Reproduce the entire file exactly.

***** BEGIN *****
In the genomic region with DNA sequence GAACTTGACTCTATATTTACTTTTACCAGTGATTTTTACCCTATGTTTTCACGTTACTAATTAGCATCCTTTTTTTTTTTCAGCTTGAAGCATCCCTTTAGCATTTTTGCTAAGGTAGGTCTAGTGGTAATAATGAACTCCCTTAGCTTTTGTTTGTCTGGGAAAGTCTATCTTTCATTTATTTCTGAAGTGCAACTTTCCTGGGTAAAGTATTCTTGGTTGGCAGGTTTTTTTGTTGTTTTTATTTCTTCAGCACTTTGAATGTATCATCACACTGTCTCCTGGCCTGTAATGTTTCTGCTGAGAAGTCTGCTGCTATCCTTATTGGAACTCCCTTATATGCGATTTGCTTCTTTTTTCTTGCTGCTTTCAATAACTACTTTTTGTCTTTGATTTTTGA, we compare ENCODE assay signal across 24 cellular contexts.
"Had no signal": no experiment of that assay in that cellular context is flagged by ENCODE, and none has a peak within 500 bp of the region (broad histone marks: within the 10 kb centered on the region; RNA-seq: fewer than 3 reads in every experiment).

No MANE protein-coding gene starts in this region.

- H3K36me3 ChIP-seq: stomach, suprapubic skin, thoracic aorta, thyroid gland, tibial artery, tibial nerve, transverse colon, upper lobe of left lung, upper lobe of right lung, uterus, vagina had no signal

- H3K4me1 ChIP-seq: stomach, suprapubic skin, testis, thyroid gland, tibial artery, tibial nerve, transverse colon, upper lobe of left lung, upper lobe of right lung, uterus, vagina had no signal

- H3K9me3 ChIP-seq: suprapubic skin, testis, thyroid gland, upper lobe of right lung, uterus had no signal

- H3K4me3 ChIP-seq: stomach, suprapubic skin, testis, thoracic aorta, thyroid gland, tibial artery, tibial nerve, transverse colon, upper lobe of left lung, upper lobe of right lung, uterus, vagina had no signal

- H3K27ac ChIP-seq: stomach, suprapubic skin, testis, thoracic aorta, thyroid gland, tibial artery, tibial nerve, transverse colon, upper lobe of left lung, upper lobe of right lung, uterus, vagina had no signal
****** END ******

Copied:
In the genomic region with DNA sequence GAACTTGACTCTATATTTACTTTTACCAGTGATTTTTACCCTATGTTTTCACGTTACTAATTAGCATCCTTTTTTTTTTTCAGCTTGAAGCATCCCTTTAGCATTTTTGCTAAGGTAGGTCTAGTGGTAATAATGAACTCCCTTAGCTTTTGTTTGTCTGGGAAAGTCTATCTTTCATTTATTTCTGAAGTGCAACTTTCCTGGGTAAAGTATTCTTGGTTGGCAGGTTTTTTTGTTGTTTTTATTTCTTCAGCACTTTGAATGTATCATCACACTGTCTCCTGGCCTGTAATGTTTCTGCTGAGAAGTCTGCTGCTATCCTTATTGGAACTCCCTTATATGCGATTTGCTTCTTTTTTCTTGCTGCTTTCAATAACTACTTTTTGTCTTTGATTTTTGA, we compare ENCODE assay signal across 24 cellular contexts.
"Had no signal": no experiment of that assay in that cellular context is flagged by ENCODE, and none has a peak within 500 bp of the region (broad histone marks: within the 10 kb centered on the region; RNA-seq: fewer than 3 reads in every experiment).

No MANE protein-coding gene starts in this region.

- H3K36me3 ChIP-seq: stomach, suprapubic skin, thoracic aorta, thyroid gland, tibial artery, tibial nerve, transverse colon, upper lobe of left lung, upper lobe of right lung, uterus, vagina had no signal

- H3K4me1 ChIP-seq: stomach, suprapubic skin, testis, thyroid gland, tibial artery, tibial nerve, transverse colon, upper lobe of left lung, upper lobe of right lung, uterus, vagina had no signal

- H3K9me3 ChIP-seq: suprapubic skin, testis, thyroid gland, upper lobe of right lung, uterus had no signal

- H3K4me3 ChIP-seq: stomach, suprapubic skin, testis, thoracic aorta, thyroid gland, tibial artery, tibial nerve, transverse colon, upper lobe of left lung, upper lobe of right lung, uterus, vagina had no signal

- H3K27ac ChIP-seq: stomach, suprapubic skin, testis, thoracic aorta, thyroid gland, tibial artery, tibial nerve, transverse colon, upper lobe of left lung, upper lobe of right lung, uterus, vagina had no signal